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The Paul Clement Court


His rise in D.C. was swift. He clerked for the arch-conservative Judge Laurence Silberman and then Antonin Scalia; his first law-firm job was working for Ken Starr. In 2001, after John Ashcroft was tapped to be attorney general, he picked Clement to serve under Olson as deputy solicitor general. By Bush’s second term, Clement had succeeded Olson in the top job.

A solicitor general is charged with defending the actions of the federal government, and this meant that Clement handled some of the Bush administration’s biggest, and most controversial, cases—none more so than those related to the war on terrorism. But unlike so many other Bush-administration lawyers, Clement’s reputation wasn’t diminished by the experience. Quite the contrary. Clement, the Brookings Institution’s Benjamin Wittes says, “was one of a very small number of senior lawyers in the Bush administration who worked on nearly all of the tough counterterrorism issues and came through with their reputations enhanced.” This partly owed to his behind-the-scenes maneuvers. According to former Bush-administration officials, Clement tried (albeit without much success) to get lawyers from the White House and the vice-president’s office, such as Alberto Gonzales and David Addington, to curb their expansive claims about detention and interrogation polices related to terrorist suspects.

But Clement’s public conduct was more determinative. Despite having to vouch for those expansive claims before the Supreme Court in cases such as Hamdan v. Rumsfeld and Rumsfeld v. Padilla, he managed not to alienate his adversaries. Neal Katyal, who argued against Clement (and on behalf of Guantánamo detainees) in Hamdan v. Rumsfeld, recalls Clement treating him with respect inside and outside the courtroom. “He was an absolute prince,” Katyal says. At a 2007 dinner for the Seventh Circuit Court of Appeals, Justice John Paul Stevens hailed Clement as one of the best solicitors general he’d heard argue—a remarkable bit of praise considering that Stevens was the leader of the Court’s liberal wing.

The reservoir of goodwill Clement built for himself was so deep that he survived the type of gaffe that might have ruined another attorney. During the Supreme Court oral arguments for the Padilla case in 2004, Ruth Bader Ginsburg pressed Clement on what would be a check against torture given the Bush administration’s expansive legal claims. “Suppose the executive says mild torture, we think, will help get this information,” Ginsburg asked Clement. “It’s not a soldier who does something against the Code of Military Justice, but it’s an executive command. Some systems do that to get information.” Clement responded: “Well, our executive doesn’t.” Hours later, CBS broadcast the first of the Abu Ghraib photos. But rather than castigate Clement, the Washington legal Establishment—conservatives and liberals—rallied to his defense. “It’s a mark of the bar’s universal regard for Paul that nobody suggested that he lied to the Supreme Court,” Wittes recalls. “Rather, everyone said, ‘I can’t believe the administration let him say that.’ The whole understanding was that he had been ill-used.”

When Clement left government toward the end of Bush’s second term, The Wall Street Journal deemed him “the LeBron James of law-firm recruiting.” The Atlanta megafirm King & Spalding ultimately scooped him up to head its appellate practice in Washington, for a reported price tag of $5 million a year. He quickly proved his worth as a rainmaker, bringing in big-money clients like the NFL. He also continued with his politically charged work, successfully representing the NRA in the landmark 2010 Supreme Court case that struck down Chicago’s aggressive gun-control laws.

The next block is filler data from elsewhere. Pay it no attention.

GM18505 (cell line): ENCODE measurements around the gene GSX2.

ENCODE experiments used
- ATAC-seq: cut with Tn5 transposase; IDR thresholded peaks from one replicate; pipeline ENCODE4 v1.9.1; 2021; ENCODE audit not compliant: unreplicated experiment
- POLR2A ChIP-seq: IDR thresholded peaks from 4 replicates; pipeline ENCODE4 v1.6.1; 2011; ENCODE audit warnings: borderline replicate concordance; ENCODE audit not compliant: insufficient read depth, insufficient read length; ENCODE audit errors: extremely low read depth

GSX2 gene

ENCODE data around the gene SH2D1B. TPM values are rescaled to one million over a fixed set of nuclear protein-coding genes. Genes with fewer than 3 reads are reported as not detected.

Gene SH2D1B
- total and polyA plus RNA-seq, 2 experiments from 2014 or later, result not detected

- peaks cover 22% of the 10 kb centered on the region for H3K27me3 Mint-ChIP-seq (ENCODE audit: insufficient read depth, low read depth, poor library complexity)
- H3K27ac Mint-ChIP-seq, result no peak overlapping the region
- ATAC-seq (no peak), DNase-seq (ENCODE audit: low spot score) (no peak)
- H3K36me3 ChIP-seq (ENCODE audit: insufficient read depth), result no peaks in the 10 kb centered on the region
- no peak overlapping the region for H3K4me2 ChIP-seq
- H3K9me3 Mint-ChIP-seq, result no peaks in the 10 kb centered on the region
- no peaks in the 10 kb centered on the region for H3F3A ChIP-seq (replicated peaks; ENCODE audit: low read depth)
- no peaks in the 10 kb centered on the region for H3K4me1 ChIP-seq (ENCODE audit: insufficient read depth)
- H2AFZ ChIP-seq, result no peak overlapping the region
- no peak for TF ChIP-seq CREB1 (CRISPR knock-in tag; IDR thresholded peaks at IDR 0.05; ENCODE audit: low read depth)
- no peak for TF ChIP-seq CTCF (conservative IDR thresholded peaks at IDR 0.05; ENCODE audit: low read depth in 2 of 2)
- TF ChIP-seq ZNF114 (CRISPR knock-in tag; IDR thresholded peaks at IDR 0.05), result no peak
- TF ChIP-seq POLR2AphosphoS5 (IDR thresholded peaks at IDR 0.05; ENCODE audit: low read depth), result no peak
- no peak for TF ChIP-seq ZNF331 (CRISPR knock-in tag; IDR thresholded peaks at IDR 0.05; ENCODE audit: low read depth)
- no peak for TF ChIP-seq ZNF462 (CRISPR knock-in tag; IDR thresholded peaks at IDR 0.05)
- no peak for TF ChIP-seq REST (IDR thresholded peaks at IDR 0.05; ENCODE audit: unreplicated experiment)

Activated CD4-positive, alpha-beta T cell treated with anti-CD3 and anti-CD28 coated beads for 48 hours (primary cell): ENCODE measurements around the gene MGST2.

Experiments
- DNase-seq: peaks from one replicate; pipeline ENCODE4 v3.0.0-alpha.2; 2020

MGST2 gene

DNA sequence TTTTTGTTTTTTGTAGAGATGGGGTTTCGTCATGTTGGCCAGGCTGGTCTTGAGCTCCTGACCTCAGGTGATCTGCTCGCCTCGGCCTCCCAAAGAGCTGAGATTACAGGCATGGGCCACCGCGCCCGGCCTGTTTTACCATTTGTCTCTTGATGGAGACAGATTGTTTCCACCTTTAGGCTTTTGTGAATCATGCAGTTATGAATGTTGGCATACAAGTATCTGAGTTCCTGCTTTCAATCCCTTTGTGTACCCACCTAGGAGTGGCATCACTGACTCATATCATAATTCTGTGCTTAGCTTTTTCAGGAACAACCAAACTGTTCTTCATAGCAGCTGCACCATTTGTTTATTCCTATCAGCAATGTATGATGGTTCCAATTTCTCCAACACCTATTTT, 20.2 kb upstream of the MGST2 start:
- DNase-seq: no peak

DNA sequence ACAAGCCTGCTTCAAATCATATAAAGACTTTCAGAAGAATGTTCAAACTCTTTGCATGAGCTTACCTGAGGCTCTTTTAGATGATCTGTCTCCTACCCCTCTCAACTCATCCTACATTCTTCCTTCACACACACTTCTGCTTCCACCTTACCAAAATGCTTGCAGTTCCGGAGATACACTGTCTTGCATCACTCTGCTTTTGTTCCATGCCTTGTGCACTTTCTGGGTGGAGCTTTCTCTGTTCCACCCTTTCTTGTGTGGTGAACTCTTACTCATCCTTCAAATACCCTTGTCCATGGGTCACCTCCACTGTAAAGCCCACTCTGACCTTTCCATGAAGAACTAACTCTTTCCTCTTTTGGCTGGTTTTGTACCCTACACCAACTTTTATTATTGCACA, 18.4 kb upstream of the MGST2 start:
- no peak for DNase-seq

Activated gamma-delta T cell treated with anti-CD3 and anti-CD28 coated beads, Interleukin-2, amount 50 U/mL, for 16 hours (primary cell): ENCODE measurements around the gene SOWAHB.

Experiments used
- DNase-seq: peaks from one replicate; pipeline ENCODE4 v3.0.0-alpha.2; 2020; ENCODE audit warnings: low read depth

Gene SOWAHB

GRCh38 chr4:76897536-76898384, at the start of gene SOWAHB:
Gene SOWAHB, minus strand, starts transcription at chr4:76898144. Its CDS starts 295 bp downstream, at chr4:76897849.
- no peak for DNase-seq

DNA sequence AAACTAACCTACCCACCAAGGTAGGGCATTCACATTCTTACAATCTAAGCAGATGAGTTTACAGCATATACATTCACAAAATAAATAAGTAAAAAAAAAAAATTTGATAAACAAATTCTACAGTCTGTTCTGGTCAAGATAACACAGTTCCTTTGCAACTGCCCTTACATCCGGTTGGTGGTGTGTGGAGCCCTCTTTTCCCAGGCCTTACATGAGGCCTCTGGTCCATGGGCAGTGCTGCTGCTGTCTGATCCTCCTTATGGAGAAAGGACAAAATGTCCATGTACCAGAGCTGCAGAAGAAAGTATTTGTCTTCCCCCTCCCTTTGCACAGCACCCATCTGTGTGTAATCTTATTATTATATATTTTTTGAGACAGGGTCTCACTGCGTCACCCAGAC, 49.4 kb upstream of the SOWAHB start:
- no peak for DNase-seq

But last spring, Clement ran into his first taste of public controversy when he was retained by Boehner and the House Republicans to argue in federal court for the constitutionality of the Defense of Marriage Act—the 1996 law that defines marriage as a legal union only between a man and a woman and which Obama’s Justice Department had refused to defend. Gay-rights groups such as the Human Rights Campaign targeted King & Spalding, even taking their campaign to some of the firm’s clients. Soon, the firm was pressuring Clement to drop the case. When King & Spalding eventually withdrew from the DOMA case (stating that the representation hadn’t been properly vetted), Clement resigned from the firm and immediately decamped to Bancroft, a Washington, D.C., boutique law firm founded by Viet Dinh, a law-school classmate of Clement’s who later served with him in the Bush administration. Bancroft had no qualms about the DOMA representation. “We are blissfully free of existential angst,” Dinh says.

In his resignation letter, Clement wrote: “[A] representation should not be abandoned because the client’s legal position is extremely unpopular in certain quarters. Defending unpopular clients is what lawyers do.” And his decision was hailed in all corners of the legal Establishment (including by Attorney General Eric Holder). Still, even if his fellow lawyers understood the move, the decampment to Bancroft quickly placed Clement on liberals’ radar. Although the firm denies a conservative slant, Dinh, as the author of the Patriot Act, is one of the more ideologically branded lawyers in Washington; and of Bancroft’s eleven associates, five clerked in the chambers of the Court’s Bush-appointed justices, Roberts and Samuel Alito. Add to all this Clement’s other conservative cases, and it seems as if the man who has managed throughout his career to avoid the most inflammatory side of the Republican Party has now suddenly taken it all on his shoulders.


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